Potholes and Teenagers: The Rules of Engagement
Do you remember when you were a teenager? Unfortunately, I do and quite vividly. As you probably already know, rule number one for teenagers is that teenagers know everything and are experts on everything, especially on topics, for which they have no prior experience. Teenager rule number two is that parents of teenagers know nothing, and the life experiences and wisdom parents possess is not relevant or applicable for teenagers.
I always get asked, “What advice do you wish someone had given you as a teenager, that you know now?” The answer is quite simple. It does not matter what anyone told me or advice they provided. I would have ignored it.
For instance, my father, who worked in the construction industry, once suggested I consider civil engineering as a possible discipline to study in college. I responded with, “No way, I don’t want to fill potholes for the rest of my life.”
Being a “binary” teenager, which means everything was either a “yes or no” and nothing in between, I had already made up my mind at his suggestion. The answer was “no”. There was no need to conduct any further investigation on the matter and the case was closed.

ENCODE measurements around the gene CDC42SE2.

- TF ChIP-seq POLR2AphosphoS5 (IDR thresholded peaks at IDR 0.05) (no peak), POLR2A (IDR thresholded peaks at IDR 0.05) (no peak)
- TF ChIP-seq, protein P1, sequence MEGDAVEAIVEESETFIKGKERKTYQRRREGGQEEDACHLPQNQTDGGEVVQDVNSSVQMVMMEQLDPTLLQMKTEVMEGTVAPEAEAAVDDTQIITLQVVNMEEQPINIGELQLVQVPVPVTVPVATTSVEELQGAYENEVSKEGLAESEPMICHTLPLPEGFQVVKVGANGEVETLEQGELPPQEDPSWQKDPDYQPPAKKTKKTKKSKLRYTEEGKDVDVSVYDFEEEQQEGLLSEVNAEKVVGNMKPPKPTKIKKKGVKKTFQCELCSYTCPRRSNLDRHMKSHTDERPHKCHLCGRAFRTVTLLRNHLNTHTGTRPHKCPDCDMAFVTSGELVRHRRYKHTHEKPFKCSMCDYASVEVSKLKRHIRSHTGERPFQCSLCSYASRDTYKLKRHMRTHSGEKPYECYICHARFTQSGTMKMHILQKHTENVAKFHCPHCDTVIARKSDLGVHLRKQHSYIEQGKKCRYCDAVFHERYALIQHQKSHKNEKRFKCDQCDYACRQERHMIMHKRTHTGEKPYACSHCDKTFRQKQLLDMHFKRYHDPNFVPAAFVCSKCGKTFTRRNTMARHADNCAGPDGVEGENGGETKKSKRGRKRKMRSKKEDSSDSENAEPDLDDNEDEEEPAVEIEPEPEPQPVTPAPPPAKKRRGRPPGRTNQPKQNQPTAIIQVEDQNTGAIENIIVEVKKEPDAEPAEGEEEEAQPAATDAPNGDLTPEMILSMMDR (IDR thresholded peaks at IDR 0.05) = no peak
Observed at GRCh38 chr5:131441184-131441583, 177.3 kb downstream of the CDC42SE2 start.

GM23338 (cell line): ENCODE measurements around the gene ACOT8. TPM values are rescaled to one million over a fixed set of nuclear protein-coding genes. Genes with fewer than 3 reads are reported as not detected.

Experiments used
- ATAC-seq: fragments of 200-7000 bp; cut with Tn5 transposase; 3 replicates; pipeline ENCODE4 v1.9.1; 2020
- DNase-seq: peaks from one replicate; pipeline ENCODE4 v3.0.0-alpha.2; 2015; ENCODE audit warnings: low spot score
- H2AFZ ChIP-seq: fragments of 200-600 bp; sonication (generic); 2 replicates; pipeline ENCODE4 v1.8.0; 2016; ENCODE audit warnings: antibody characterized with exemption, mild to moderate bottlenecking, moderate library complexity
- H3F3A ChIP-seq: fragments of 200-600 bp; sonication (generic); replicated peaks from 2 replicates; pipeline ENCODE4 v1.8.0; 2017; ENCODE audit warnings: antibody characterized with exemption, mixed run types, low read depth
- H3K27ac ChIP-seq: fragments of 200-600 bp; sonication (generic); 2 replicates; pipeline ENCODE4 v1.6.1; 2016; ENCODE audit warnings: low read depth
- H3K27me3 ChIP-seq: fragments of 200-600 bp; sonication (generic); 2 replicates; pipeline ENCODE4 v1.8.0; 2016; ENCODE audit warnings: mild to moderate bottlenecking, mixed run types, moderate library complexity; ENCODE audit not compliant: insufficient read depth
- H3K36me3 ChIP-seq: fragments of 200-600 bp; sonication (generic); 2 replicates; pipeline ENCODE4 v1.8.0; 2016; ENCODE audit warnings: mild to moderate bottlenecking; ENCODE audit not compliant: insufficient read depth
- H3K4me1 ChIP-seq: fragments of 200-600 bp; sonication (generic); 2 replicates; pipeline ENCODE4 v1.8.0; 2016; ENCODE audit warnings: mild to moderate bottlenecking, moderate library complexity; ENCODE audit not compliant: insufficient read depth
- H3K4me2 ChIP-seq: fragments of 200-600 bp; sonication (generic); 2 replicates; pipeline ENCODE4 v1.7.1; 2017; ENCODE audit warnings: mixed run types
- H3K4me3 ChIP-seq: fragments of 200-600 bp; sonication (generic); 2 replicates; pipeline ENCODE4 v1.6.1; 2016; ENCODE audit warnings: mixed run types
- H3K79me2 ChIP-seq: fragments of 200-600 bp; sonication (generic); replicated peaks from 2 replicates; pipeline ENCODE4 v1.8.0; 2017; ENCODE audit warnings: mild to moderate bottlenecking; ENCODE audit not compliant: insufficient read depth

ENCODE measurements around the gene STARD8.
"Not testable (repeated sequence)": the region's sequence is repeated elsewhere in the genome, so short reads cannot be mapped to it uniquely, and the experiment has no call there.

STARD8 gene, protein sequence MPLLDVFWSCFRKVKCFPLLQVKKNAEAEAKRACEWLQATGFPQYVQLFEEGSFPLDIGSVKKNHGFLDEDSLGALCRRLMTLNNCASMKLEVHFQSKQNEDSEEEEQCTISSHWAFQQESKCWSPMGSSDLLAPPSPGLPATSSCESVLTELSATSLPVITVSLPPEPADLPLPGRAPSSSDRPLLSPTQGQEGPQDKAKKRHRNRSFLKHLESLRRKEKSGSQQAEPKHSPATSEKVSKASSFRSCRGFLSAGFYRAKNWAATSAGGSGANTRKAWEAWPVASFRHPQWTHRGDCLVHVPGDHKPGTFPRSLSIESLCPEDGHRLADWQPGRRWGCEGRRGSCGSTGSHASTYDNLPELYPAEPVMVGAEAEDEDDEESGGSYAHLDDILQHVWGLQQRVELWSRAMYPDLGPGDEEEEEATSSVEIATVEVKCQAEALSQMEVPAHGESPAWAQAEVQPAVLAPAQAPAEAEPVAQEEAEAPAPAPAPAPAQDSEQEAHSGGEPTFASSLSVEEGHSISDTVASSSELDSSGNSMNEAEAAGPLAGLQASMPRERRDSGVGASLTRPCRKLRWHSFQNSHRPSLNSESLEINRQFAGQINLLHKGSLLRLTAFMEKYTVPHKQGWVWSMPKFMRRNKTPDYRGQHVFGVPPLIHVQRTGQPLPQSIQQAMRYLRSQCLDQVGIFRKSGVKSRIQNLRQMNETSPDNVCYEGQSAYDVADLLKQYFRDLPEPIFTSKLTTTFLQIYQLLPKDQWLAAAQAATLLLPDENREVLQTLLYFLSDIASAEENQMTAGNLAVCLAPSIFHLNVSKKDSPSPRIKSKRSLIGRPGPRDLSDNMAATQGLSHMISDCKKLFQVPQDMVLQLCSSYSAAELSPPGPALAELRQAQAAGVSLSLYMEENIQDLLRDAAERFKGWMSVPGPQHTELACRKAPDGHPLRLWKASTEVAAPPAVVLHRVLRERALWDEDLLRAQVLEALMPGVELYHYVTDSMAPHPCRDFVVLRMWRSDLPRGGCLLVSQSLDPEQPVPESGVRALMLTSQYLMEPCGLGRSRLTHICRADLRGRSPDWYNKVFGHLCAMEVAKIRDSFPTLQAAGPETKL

If I could go back in time, I’d give myself a smack up the side of the head for all the great advice I ignored, especially my father’s advice to go into business for myself.
Today, I would be quite content with a multi-million-dollar contract filling potholes on our roadways. Also, knowing there is never a shortage of potholes in our great state, I would have had tremendous job security.
Now, I realize that I know absolutely nothing, even though I am not yet the parent of a teenager, who will eventually tell me this. This realization has turned out to be a good thing. Why? Because now, I try not to make assumptions, jump to conclusions or rip people’s faces off for comments that show how truly clueless and uninformed they are about a topic. I look at every interaction, and attendance at a technical meeting as an opportunity to educate myself, and others and most importantly, to keep innovation brewing.
However, I do still hiss and growl at people who engage in unethical behaviors. Some things I just cannot and do not wish to change.
I have mentored and worked with cohorts of students for over twenty years. They come to me with their dreams and aspirations and I have learned quite a bit from them.
In academic engineering programs, all students are required to do a capstone design project. Some choose their own project concepts, others allow the Professors to choose for them. Over the years, I have seen creativity in overdrive from my students. One thing I have learned is that rule number one applies. They know everything, well almost everything.
The students may not have the exact path carved out on where they are going, but they are confident that they will get there. It is my job to help them do exactly that, even if I don’t quite comprehend the value proposition in what they are proposing.